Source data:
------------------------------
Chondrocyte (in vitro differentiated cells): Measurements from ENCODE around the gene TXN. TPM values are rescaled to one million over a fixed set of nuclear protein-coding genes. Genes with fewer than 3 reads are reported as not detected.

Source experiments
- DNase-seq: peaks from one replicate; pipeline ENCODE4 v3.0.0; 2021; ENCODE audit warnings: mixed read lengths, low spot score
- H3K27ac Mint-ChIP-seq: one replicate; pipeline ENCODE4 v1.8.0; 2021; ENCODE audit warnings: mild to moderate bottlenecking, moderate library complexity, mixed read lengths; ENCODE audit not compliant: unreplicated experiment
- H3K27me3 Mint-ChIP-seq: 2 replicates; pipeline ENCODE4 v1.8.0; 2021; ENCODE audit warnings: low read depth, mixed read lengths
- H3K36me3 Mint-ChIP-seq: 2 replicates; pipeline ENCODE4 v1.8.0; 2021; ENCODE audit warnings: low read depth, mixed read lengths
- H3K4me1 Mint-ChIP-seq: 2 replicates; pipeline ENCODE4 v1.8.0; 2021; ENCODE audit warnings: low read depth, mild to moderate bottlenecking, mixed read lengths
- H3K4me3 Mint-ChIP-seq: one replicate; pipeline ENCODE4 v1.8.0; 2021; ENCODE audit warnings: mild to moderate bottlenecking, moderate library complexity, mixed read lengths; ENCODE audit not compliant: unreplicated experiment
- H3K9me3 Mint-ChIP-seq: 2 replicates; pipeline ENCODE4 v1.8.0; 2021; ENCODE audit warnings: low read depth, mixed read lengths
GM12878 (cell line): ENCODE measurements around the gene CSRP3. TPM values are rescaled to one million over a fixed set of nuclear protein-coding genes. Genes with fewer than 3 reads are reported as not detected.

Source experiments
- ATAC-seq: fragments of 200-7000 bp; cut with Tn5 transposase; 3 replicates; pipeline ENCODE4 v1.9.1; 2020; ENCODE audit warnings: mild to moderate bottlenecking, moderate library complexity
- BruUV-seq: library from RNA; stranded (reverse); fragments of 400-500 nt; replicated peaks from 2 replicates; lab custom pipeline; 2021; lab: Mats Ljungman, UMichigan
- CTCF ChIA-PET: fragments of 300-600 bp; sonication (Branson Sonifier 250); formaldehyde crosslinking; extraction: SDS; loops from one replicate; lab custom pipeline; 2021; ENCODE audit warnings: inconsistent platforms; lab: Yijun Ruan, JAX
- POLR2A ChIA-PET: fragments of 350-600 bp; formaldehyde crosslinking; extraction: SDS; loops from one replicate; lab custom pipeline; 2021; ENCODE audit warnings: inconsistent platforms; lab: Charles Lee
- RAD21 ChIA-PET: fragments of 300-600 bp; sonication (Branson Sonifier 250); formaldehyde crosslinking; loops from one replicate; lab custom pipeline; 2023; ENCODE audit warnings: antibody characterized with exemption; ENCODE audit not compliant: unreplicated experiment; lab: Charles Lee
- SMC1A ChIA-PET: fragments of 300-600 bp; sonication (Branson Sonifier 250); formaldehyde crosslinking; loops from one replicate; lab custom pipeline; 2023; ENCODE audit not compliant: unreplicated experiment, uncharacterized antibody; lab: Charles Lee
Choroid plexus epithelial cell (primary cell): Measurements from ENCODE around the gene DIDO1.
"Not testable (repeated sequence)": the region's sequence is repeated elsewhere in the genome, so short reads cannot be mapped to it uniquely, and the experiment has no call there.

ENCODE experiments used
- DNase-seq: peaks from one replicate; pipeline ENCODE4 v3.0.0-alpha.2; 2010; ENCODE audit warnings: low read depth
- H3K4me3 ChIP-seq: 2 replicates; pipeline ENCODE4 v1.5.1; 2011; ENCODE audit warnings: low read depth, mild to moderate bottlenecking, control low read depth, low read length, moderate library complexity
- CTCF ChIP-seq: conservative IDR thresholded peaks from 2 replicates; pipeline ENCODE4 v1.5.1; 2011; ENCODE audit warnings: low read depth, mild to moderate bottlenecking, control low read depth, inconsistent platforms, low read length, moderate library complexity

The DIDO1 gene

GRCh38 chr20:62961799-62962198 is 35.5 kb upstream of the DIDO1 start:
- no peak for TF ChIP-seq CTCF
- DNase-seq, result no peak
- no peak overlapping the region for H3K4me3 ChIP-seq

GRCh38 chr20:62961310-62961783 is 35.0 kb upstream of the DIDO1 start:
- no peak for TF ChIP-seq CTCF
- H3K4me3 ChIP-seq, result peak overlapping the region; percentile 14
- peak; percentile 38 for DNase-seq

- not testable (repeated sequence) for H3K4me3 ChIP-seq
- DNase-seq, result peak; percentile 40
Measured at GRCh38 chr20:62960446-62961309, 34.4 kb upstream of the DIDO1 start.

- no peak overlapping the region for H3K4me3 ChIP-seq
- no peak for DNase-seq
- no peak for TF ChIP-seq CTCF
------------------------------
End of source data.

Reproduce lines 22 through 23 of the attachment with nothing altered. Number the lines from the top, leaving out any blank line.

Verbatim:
- H3K4me3 ChIP-seq: 2 replicates; pipeline ENCODE4 v1.5.1; 2011; ENCODE audit warnings: low read depth, mild to moderate bottlenecking, control low read depth, low read length, moderate library complexity
- CTCF ChIP-seq: conservative IDR thresholded peaks from 2 replicates; pipeline ENCODE4 v1.5.1; 2011; ENCODE audit warnings: low read depth, mild to moderate bottlenecking, control low read depth, inconsistent platforms, low read length, moderate library complexity